Well, dear readers, I am sitting here like so much fish, happy because I just finished watching the first half of The Music Man, the wonderful 1962 motion picture starring Robert Preston, Shirley Jones, Hermione Gingold, Paul Ford, and other wonderful actors, all at the top of their games. It is, for me, a perfect movie and a great adaptation of the show. Yes, I know there are those who are DEVASTATED that My White Knight has been replaced by Being in Love (which retains the entire middle section of My White Knight, by the way), but while I know it’s heresy to some, I prefer Being in Love, especially as delivered by Shirley Jones. While the Broadway orchestrations are fine, they are a distant second to the movie orchestrations, which are brilliantly done, supervised by music director Ray Heindorf. There is a classic Warner Bros. sound from that era and Mr. Heindorf captures it the best it’s ever been captured. The CD release of the soundtrack sounds pretty good but recently I was sent a couple of selections from the original three-track tape from which the album master was made. Shockingly, Warners trashed these three-track tapes for almost all their soundtrack releases, but let’s just say they were “saved” from the dumpster and survive in pristine condition. Hearing them is a revelation – not just The Music Man, but Auntie Mame and The Nun’s Story, as well. But back to the film, which I’ll write more about when I’ve finished what is basically act two – has there ever been a more quotable musical book ever written? I think not. As most know, and it’s detailed in Kritzer Time, I saw this movie three times on its opening day. I was mad for it. It was stunningly beautiful as projected at the Paramount Theater in Hollywood (now the El Capitan), shot in Technirama, a process like VistaVision, which yielded incredible prints, the dye transfer Technicolor prints were gorgeous, and the stereo sound was unbelievable really. During its very long (over three months, I think) release there, I saw it many times, I could not get enough of it, and then, of course, in August of that year I was allowed to be in an acting class and on the first day of said class, me nervously sitting and not knowing anyone, just before it started in walks a young girl who sits next to me. I’m staring at my shoes at that point, but I look up and say hi and I realize I’m saying hi to Miss Monique Vermont, the one and only Amaryllis from the film (she’d played the role in the national tour, succeeding Miss Kay Cole). We became friends and much to her mother’s chagrin, had many nice telephonic conversations until her mom stopped them. We reacquainted in the mid-2000s and remain Facebook friends. So, I get all nostalgic when I watch this movie because it brings back so many lovely memories. I’ll talk more about the Blu-ray itself after I’ve finished, oh, yes, I’ll talk more about the Blu-ray after I’ve finished.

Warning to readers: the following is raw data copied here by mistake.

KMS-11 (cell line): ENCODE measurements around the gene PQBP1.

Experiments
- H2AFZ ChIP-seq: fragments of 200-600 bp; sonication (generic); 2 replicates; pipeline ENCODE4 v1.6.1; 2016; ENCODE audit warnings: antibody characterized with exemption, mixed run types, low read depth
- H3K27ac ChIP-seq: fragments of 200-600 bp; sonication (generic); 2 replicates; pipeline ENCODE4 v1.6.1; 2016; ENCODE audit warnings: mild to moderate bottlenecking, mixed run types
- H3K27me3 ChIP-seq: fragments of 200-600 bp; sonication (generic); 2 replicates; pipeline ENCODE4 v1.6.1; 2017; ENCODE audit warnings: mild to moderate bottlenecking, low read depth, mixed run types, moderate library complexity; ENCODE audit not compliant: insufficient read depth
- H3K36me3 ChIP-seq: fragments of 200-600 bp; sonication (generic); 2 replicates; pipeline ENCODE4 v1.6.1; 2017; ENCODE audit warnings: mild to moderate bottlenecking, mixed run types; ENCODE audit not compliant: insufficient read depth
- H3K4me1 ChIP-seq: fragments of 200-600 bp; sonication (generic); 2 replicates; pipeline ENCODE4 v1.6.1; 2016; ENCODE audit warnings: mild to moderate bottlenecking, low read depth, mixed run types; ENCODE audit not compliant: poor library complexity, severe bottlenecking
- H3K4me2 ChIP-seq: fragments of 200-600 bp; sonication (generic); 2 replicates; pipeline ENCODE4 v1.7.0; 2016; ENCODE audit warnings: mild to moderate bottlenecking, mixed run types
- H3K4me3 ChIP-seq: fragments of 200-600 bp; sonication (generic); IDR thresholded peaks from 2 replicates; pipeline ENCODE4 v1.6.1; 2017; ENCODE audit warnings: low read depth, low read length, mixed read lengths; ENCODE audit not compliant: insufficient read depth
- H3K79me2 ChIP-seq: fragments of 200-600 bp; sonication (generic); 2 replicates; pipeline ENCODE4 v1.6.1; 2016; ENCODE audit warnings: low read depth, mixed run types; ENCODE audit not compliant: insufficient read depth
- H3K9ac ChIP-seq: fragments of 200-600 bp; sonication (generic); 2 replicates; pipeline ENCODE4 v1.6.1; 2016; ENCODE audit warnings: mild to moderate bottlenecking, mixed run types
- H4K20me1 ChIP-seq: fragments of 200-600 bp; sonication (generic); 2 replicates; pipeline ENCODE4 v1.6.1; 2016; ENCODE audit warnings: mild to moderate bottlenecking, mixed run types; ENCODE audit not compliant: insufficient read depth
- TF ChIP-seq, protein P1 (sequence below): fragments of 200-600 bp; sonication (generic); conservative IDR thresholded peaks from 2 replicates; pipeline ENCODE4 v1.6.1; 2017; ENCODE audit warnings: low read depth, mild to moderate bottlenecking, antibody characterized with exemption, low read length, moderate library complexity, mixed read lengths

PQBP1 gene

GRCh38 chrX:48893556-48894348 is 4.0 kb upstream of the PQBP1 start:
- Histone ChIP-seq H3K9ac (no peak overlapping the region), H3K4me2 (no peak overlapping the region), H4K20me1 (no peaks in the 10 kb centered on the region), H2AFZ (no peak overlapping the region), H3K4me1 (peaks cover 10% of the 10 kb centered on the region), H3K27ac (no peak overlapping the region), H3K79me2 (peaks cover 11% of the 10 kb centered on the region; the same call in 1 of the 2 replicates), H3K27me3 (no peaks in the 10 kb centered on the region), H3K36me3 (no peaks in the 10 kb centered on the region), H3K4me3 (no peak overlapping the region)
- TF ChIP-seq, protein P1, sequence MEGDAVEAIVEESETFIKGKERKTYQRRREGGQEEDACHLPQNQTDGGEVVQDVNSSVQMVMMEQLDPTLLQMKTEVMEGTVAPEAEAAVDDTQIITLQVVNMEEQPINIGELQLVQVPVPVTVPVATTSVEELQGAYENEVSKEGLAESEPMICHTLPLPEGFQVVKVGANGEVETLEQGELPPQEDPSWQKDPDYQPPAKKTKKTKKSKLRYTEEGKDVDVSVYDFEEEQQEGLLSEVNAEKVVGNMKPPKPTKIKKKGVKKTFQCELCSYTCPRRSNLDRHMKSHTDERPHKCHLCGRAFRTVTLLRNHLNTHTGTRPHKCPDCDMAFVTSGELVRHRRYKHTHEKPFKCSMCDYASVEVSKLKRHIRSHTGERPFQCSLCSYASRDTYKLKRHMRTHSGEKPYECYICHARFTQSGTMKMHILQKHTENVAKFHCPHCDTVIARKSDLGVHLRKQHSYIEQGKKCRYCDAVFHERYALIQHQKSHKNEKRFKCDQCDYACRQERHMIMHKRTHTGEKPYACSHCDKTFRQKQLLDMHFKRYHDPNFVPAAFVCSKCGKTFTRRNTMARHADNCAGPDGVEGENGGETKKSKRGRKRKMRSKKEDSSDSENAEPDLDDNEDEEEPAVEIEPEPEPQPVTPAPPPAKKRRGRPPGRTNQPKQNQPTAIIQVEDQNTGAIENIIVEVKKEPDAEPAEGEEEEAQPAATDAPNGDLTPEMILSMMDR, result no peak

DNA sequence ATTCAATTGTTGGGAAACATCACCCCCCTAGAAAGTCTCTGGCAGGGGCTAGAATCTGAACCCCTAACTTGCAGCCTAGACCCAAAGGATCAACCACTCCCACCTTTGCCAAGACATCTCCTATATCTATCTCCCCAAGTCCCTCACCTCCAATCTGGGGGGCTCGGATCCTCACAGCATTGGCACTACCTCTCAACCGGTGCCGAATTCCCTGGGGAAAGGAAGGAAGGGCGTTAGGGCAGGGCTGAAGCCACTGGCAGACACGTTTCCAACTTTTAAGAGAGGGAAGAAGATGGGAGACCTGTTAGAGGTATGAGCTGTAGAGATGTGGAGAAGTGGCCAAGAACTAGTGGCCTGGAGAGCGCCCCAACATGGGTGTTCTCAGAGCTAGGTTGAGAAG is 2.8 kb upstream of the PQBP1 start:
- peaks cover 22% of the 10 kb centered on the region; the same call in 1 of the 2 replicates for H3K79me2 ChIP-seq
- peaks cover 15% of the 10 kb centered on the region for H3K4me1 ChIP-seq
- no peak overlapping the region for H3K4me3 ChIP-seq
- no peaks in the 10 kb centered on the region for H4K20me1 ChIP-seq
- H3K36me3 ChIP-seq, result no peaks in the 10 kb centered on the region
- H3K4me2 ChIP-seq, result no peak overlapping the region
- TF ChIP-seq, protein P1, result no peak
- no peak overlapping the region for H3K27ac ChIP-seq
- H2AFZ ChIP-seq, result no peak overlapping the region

Oh, and speaking of nostalgia, I’ve been meaning to share this wonderful photograph, the first I’ve ever seen of this market and the store next to it. If you’ve read the Kritzer books, and who hasn’t, you know that I spent a good deal of my childhood going to Big Town Market and the Ralph’s Five-and-Dime next door (you actually could enter the five-and-dime through the market). Big Town is where I had my very first slice of pizza and I still remember that taste and watching the guy spin the dough in the air. If you were to enter the market via these front doors, the pizza place was literally to your right as you walked in. The only thing missing from this photo, which is clearly from the 1960s, is the mechanical horse that used to be to the left of the front doors, which I rode many times.
Isn’t that a great visual aid? Yesterday was a kooky day. I got up around nine-thirty after only five-and-a-half hours of sleep, did some stuff on the computer, then went back to bed around eleven thirty and slept for a couple of hours more. Once up again, I answered e-mails and did a little work, but day after show days are for relaxing and recuperating and recharging, all of which I did.